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Floods flush out meth labs in Tivoli and North Ipswich

AFTER the 2011 floods Shane William Knaggs was forced to move his home and hobby from his flooded home in Tivoli to a friend's place in North Ipswich.

It wouldn't be an uncommon story, if his hobby wasn't cooking meth.

Knaggs, 42, pleaded guilty at the Ipswich District Court to a number of drug offences including producing dangerous drugs and publishing instructions for producing dangerous drugs, as well as possessing a knife in public, possessing tainted property and breaching bail.

On 19 December 2012 police executed search warrants on a house in Tivoli and another in North Ipswich.

At the North Ipswich house they located Knaggs and another man, Wayne Anthony Barker. Knaggs was the owner of the Tivoli home, while Barker owned the North Ipswich home.

At both houses they found equipment for a meth lab and material to make the illicit drug. Police found 1.877g of methylamphetamine in the house, belonging to Knaggs and a significant amount of cannabis belonging to Barker.

Barker pleaded guilty on Thursday to possessing more than 500g of cannabis and allowing his house to be used in the production of drugs.

The court heard Knaggs' Tivoli home was unliveable following the 2011 floods and he moved in with Barker at the North Ipswich address.

He brought with him much of his meth lab, leaving some of it at Tivoli.

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From the empty packets of pseudoephedrine tablets found a both houses police established Knaggs could have produced up to 10g of the drug.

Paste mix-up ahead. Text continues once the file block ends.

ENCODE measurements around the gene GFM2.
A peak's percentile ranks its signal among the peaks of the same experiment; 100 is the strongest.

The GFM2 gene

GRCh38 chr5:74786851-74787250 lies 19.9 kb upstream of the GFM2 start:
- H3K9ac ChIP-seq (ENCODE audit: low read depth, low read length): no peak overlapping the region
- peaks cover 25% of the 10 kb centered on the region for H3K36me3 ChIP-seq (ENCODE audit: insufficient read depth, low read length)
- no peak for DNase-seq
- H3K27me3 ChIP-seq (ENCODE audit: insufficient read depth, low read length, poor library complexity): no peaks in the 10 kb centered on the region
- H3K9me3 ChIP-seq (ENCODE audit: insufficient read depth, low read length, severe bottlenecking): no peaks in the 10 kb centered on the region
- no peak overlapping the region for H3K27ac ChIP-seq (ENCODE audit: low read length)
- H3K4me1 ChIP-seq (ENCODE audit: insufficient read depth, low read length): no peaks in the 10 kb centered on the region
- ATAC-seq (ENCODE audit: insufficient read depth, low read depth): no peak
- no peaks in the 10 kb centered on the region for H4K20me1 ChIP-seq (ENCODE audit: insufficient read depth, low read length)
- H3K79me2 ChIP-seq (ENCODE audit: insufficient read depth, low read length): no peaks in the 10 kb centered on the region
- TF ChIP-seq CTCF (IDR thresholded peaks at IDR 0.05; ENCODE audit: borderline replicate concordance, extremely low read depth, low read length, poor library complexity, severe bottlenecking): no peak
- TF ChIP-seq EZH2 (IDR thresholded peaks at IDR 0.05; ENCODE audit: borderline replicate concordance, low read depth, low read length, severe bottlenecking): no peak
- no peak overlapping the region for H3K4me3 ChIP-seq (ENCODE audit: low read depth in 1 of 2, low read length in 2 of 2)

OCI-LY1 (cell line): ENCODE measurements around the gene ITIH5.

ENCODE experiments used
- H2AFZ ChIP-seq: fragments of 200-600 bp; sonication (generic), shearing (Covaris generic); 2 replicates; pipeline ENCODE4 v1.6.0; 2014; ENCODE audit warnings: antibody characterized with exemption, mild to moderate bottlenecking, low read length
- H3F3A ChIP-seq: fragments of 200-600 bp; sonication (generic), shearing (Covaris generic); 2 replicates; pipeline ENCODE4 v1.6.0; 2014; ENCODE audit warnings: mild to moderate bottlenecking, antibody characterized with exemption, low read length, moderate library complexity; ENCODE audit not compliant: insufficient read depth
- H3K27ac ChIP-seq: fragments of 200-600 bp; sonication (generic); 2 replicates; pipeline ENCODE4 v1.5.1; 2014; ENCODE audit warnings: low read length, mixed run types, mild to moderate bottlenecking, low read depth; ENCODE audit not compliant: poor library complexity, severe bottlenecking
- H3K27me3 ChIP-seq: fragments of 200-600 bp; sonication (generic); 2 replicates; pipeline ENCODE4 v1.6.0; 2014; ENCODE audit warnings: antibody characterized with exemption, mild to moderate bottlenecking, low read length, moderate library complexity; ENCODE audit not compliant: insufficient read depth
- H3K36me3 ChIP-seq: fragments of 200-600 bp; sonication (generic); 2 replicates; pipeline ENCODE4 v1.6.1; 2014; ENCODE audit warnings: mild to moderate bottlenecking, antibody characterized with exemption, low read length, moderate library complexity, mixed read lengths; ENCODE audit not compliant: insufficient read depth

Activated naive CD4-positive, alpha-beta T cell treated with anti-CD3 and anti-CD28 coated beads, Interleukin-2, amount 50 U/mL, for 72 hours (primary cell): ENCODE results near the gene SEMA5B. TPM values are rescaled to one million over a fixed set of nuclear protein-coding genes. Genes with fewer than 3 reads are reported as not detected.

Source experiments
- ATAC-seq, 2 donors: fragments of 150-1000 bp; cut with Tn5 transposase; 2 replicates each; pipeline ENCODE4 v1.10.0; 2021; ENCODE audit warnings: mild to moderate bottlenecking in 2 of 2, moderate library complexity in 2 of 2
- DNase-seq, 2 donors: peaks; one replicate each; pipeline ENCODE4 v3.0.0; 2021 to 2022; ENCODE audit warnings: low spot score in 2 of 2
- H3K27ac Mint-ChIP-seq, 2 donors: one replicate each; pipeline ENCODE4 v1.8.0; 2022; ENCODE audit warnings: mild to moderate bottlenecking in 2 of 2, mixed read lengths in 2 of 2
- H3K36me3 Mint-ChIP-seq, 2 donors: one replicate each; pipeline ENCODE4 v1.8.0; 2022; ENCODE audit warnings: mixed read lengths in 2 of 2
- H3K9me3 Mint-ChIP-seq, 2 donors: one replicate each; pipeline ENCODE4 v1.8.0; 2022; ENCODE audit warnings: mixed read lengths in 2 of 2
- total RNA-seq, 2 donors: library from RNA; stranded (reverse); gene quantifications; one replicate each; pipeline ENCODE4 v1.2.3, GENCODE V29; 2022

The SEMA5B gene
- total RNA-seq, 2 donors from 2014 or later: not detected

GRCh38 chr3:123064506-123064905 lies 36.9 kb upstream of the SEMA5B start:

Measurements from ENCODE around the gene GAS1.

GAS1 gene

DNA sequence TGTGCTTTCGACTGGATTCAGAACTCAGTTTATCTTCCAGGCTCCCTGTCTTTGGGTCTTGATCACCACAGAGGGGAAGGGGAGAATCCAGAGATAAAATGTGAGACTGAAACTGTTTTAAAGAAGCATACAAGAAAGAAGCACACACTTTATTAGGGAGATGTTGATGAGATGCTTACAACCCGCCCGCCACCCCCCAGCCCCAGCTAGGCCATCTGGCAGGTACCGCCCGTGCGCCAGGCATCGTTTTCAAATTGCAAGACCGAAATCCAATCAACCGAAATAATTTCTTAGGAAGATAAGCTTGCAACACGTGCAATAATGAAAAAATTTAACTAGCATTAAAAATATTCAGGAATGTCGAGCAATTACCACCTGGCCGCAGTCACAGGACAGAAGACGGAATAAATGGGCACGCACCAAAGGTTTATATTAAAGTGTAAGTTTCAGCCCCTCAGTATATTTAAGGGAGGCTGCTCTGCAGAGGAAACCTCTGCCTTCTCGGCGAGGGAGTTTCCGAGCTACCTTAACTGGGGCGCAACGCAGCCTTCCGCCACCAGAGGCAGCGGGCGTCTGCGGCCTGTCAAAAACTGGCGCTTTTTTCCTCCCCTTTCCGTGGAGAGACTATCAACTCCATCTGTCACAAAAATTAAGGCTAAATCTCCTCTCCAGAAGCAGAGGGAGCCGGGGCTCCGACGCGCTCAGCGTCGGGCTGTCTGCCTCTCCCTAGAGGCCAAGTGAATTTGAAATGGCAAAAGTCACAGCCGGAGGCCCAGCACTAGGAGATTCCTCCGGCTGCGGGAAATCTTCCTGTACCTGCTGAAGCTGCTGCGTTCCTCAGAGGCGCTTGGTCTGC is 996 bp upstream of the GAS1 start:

The court heard while Knaggs was running the lab he was on bail for a number of drug offences including possessing drugs without proper prescriptions, a knife and a stolen debit card.

Police also found a laptop in his possession with nine lengthy documents detailing the production of drugs.

Defence lawyer Steve Kissick said Knaggs had been in prison awaiting sentence for 140 days.

He said Knaggs had not been cooking meth at both houses, but had simply not moved all of his equipment into the North Ipswich residence.

Mr Kissick said Knaggs' drug use had increased when he lost his job, and had moved out of the area to get away from the drug circle he was involved in.

Judge Sarah Bradley said meth was a dangerous drug with severe social consequences.

"Anyone who spends any time in the courts will know that it's a serious drug which there is a large amount of crime associated with," she said.

"It's all too easy to set up systems, and as it's called laboratories to make methylamphetamine."

She sentenced Knaggs to 15 months prison, but released immediately on parole with the time he has already served taken into consideration.

Topics:  ipswich district court, methylamphetamines, producing a dangerous drug




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